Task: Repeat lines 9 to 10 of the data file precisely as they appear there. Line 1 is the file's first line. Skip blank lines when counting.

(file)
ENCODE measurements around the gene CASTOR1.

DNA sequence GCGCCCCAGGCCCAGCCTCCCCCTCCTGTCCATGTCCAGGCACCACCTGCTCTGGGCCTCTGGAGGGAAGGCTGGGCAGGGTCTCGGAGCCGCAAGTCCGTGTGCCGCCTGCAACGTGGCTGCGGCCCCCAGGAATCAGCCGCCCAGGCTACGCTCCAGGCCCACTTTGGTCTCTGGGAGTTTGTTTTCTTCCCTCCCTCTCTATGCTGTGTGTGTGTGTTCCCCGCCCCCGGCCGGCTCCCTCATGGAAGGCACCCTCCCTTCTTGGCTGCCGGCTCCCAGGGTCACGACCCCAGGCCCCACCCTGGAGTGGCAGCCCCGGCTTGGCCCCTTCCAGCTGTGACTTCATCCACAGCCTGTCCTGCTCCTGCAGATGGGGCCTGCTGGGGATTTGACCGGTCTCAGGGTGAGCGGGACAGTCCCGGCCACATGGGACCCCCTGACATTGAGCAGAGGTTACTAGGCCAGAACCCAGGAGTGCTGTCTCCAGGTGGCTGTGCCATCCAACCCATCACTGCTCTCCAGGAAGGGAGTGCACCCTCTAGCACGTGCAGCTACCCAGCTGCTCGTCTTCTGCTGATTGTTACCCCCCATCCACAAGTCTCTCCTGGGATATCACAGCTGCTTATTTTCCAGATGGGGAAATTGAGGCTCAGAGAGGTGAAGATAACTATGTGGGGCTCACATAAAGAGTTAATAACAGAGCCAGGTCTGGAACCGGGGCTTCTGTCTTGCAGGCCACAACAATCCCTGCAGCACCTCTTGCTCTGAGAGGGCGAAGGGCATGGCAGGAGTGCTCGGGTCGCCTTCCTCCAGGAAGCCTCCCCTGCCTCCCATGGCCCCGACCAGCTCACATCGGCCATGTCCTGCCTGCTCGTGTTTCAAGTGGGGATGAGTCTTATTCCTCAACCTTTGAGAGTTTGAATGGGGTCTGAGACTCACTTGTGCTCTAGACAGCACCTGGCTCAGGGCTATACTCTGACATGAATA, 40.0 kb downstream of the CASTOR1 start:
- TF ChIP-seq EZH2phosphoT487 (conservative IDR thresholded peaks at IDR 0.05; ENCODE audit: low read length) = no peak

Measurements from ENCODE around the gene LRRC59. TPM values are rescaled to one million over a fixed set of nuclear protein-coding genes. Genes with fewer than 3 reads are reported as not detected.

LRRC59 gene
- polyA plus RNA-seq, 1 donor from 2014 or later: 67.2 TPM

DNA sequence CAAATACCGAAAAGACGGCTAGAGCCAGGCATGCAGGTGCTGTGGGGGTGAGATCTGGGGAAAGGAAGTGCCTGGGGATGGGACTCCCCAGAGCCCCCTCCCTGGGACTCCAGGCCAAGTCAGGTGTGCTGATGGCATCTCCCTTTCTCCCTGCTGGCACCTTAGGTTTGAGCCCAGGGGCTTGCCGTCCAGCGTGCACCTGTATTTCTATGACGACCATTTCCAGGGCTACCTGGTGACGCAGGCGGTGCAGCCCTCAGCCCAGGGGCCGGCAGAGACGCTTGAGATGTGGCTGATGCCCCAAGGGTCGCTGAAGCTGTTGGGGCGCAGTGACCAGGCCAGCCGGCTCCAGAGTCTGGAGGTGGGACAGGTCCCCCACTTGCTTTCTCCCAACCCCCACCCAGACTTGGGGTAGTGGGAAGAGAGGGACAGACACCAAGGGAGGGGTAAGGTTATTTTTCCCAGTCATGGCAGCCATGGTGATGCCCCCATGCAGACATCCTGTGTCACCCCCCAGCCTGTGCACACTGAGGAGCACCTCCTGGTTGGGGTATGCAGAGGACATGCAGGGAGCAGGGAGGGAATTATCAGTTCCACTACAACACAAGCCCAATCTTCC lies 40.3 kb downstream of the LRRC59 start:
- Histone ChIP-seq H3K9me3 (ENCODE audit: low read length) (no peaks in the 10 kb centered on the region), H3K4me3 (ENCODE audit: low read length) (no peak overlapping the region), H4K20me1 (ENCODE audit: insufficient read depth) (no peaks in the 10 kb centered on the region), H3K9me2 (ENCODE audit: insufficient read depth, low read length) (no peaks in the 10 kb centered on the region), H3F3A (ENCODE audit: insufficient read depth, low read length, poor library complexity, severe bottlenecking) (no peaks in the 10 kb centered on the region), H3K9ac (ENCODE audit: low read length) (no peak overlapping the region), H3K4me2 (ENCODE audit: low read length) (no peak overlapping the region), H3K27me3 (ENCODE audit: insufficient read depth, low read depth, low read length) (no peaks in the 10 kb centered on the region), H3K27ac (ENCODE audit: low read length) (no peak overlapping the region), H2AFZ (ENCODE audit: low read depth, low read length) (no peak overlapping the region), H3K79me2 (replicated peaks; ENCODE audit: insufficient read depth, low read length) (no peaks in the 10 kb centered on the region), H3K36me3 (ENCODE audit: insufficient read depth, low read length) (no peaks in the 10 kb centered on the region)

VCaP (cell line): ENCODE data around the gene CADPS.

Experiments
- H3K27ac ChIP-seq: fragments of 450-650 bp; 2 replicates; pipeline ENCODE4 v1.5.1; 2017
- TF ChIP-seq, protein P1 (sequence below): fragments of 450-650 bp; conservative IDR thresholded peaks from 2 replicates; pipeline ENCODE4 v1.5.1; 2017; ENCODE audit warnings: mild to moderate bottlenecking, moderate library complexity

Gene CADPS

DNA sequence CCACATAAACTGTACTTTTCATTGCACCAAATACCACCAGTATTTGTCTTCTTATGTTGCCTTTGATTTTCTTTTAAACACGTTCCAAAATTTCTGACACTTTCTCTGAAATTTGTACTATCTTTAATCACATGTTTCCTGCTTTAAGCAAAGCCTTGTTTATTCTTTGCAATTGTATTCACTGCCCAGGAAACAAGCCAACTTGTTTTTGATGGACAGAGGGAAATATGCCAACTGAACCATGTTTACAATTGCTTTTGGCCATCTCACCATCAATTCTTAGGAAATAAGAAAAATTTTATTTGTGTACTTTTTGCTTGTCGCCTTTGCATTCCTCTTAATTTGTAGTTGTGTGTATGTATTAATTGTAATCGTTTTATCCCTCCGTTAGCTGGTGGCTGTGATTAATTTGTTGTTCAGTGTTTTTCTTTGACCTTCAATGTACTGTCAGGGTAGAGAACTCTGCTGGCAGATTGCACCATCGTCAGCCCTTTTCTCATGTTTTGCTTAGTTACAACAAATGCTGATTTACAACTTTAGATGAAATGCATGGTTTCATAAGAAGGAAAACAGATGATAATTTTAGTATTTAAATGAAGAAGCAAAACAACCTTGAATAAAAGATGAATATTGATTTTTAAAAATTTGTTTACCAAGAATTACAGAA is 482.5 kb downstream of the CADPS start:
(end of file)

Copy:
VCaP (cell line): ENCODE data around the gene CADPS.

Experiments